Please Join us!
We are recruiting non-Japanese families and individuals in the areas to join us in the project. We would like to research your unique cultures through the key concepts: “Preservation, Adaptation, Merging.” Interviews, photo sessions, and collaborating in creating artworks are planned. Can you tell us interesting differences between your own culture and Japanese culture?
This project is a part of “Artful Action,” an initiative to promote art and culture in Koganei City, started in 2009. A collaboration of committees consisting of citizens, local government and universities, its purpose is to make Koganei city life more attractive. Participants should enter this project with full assurance of our best intensions.
E-mail: firstname.lastname@example.org or email@example.com
http://artfullaction.net/cn13/pg116.html (Japanese only)
Address: 'Chateau Koganei' Bld. 2nd floor, 6-5-3 Honncho Koganei-City, Tokyo, Japan 184-0004
May 30, 2010
Two-channel video installation titled ‘Family Snapshot #3’ can be seen in Manila, The Philippines now. This opportunity is a part of group exhibition for 10th Anniversary Celebration of API, titled ‘Creative Index: An Exhibition’ which is including works by 18 artists at 5 exhibition spaces in Manila. My video installation is as part of the group show at 'ART INFORMAL' where is known as one of active artist-run center since 2006.
About the work, please refer the following extract from exhibition catalogue.
-With this work, the artist sought to create a real family with people from a variety of backgrounds ( e.g. race or religion) as members, and attempt to critique the fixed definition of family, as a vital institution that has not been questioned. Iwai sets a premise that a family is “a collective body of separate individuals, “when in fact, without the effort to maintain the family’s unity, it can easily fall apart. -
Creative Index –An Exhibition
Ten Creative Years by the API Fellows
May 28- June 13, 2010
Curated by Joselina Cruz
Shigeaki Iwai’s video installation is exhibited at:
ART INFORMAL, Mandaluyang City, Metro Manila
Oct 24, 2009
This video project was continued in the Philippines from July to Sep. 2009 in two places: Metro Manila and Santiago City in Isabela province. In Manila, Green Papaya Art Projects, which has been the leading organization in the alternative art scene in Manila since 2000, coordinated the workshop and interviews with students and young artists. I was also invited as a resident-artist by the director, Yuan Mor'O Ocampo at Balay na Santiago, an art center in Santiago City. There were various people with different occupations and age groups. The participants in two workshops totaled fifteen. I visited and shot videos on eleven families. In urban areas in this country, it seems that there are many interracial and intercultural families. Family life there is influenced by Catholicism. It is also said that ten percent of the population works abroad. I attempted to explore the theme thinking of the relationships of the workers abroad and the families left in the Philippines.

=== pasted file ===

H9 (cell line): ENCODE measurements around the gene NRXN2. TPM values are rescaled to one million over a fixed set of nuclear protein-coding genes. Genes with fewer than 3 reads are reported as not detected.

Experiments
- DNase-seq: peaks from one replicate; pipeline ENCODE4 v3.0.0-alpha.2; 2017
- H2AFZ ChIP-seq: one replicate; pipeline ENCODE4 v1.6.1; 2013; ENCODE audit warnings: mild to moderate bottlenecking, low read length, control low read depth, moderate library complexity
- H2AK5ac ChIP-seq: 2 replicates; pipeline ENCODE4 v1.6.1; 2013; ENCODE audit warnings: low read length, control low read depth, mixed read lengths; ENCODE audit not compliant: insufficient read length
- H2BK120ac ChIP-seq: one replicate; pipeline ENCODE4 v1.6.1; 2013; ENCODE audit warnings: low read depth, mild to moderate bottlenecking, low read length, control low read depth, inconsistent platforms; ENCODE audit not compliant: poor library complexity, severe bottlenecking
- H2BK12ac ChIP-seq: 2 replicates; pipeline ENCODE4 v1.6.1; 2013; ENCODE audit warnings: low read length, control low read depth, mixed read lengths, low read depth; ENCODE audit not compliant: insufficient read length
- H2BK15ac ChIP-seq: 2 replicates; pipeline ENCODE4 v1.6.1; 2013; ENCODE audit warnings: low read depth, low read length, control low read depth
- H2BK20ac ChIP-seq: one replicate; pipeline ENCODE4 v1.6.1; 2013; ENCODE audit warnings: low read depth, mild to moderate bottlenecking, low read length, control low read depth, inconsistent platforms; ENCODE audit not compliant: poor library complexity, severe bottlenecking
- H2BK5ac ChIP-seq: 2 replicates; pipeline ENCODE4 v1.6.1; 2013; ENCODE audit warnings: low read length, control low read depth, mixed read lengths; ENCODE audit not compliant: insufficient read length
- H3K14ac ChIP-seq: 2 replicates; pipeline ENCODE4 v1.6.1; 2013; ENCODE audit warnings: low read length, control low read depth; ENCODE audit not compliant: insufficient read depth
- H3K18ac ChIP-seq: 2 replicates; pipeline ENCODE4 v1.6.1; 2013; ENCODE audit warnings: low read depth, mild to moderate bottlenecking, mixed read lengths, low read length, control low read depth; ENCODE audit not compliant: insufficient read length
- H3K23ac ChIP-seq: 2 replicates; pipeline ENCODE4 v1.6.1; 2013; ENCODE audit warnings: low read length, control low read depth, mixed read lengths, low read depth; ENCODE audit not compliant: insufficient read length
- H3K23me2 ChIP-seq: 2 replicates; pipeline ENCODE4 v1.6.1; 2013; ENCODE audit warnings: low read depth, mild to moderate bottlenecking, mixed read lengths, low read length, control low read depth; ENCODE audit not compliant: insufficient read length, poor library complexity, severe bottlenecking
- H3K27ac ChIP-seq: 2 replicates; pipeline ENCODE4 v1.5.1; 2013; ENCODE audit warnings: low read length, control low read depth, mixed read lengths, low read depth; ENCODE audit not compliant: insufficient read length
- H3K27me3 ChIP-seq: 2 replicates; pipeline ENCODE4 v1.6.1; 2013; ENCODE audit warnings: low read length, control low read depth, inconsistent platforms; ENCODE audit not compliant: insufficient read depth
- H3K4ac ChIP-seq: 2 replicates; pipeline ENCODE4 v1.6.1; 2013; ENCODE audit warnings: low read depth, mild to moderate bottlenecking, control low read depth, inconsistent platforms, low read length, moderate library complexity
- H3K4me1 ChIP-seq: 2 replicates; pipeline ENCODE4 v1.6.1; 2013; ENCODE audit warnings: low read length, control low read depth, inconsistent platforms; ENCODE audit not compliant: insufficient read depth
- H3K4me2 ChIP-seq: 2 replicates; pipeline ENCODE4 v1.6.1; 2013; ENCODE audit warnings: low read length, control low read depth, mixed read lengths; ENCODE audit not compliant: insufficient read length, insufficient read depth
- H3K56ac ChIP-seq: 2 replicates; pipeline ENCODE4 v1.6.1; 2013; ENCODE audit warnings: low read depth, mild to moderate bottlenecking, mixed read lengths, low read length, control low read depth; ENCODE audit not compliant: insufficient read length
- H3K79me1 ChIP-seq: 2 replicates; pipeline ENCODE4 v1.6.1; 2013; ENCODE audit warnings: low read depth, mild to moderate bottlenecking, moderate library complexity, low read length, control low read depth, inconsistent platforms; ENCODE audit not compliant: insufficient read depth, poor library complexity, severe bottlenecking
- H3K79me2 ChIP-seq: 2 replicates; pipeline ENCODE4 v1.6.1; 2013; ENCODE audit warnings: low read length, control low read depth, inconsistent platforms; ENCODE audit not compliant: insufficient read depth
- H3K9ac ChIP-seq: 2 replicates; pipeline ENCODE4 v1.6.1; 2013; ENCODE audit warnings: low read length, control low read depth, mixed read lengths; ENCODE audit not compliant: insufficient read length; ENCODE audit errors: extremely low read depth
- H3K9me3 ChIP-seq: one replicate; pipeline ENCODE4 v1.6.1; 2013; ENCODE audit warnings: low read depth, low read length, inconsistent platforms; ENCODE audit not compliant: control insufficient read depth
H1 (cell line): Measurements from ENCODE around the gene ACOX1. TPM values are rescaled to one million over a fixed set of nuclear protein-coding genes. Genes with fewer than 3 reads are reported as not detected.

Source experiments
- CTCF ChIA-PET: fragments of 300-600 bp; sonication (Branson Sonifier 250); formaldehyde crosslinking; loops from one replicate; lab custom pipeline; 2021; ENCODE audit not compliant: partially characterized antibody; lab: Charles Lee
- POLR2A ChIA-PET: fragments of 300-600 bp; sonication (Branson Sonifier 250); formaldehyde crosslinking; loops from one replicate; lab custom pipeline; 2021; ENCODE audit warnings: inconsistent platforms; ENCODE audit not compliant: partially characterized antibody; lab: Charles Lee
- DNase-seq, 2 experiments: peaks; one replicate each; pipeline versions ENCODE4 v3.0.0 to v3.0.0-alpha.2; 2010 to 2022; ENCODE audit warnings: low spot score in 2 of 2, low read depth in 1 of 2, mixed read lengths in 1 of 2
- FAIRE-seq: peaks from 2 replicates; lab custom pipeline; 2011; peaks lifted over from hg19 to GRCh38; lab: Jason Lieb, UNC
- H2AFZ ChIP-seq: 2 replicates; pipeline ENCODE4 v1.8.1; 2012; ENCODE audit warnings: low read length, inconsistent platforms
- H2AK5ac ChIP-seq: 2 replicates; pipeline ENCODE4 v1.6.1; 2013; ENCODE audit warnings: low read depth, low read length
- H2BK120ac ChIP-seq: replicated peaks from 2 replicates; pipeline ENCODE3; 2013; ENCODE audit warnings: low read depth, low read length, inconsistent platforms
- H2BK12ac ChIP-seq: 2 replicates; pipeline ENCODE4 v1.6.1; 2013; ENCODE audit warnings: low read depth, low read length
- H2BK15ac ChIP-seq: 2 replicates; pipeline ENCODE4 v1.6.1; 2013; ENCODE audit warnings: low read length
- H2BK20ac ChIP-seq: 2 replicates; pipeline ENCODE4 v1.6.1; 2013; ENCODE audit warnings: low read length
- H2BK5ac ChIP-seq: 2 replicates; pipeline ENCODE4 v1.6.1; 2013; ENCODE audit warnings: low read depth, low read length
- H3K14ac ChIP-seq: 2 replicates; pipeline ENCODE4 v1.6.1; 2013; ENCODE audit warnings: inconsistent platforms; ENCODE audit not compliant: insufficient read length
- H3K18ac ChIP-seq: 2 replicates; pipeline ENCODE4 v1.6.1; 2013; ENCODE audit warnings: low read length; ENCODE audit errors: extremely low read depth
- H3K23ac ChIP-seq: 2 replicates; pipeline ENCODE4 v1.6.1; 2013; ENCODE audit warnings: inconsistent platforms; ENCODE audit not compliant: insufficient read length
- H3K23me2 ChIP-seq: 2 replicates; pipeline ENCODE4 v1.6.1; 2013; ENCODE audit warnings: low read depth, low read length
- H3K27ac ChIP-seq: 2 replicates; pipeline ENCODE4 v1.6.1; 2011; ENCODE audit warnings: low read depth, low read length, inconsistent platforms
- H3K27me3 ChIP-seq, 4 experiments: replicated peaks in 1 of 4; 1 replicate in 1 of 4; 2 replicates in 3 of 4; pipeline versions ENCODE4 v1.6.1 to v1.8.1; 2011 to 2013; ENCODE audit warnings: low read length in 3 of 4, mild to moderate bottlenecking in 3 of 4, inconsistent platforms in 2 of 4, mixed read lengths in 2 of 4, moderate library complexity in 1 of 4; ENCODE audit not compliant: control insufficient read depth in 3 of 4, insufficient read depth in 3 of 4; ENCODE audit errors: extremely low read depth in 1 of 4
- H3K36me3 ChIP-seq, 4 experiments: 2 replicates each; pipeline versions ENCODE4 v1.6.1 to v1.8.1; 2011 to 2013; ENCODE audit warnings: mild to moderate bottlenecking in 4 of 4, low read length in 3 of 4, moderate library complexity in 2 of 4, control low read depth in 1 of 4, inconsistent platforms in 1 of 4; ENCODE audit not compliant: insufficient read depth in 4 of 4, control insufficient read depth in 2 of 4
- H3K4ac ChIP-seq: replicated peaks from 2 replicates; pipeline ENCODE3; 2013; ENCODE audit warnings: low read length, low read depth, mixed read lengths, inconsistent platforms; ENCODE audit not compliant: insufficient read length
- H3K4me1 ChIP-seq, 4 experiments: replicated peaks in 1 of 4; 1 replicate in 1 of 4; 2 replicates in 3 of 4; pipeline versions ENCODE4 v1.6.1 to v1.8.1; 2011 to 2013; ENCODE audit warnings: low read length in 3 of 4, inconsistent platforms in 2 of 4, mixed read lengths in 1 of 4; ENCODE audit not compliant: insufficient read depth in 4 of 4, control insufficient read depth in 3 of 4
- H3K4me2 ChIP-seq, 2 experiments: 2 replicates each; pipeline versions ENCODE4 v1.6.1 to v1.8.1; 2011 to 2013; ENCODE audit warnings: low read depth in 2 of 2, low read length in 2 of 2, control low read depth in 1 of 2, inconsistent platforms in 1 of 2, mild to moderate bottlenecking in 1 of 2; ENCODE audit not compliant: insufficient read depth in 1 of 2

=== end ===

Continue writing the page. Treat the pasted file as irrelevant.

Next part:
The families I met through the projects had some sense of discomfort within the families. In other words, they had something like “gaps” within. But the families had accepted the aspects of gaps and solved them in their own ways to be a part of everyday life and then formed their own family lifestyles. The will to transform those gaps into something positive is the creative act and origin of drama that emerges through our daily lives.
After this, I plan to prepare several opportunities to present the edited video footage from whole project, to people from Thailand, Indonesia, and the Philippines, now living in Japan. By doing this, the two different viewpoints are cross examined: my vision which is the one of the artist staying abroad to record through the eyes of outsiders and the one of the expatriate looking at their homeland away from home. I would like to reexamine the standards of common interpretation between the two groups on meanings of each scene from my shootings.
Thanks to Green Papaya Art Projects, Ms.Karen Flores of CCP, Ms.Mariko Sorimachi of Cordillera Green Network and Mr.Yuan Mor'O Ocampo. I very much appreciate their cooperation, and above all, I would like to express deepest gratitude to the participants and their families for accepting the collaboration.
Jul 1, 2009
The English page of the on–going project 'Field of Nusa' which I mentioned here before was updated. What was considered on every step of the process, the importance of the workshop series in the project and others are commented. Please visit the site if you are interested in it.
Apr 5, 2009
Followed by my stay in Thailand last summer, I am having the second phase of the journey to record details of modern families here in Indonesia. Staying in a big city Jakarta and working on the project for more than six weeks, I am surprised to find the variety of definitions of family people give. It is undeniable that family is the main element to support the structure of the community. Even in a big city like Jakarta, it is surprising for Japanese city dwellers like me to find that they have never lost their instinct and skill to form, function and keep the community.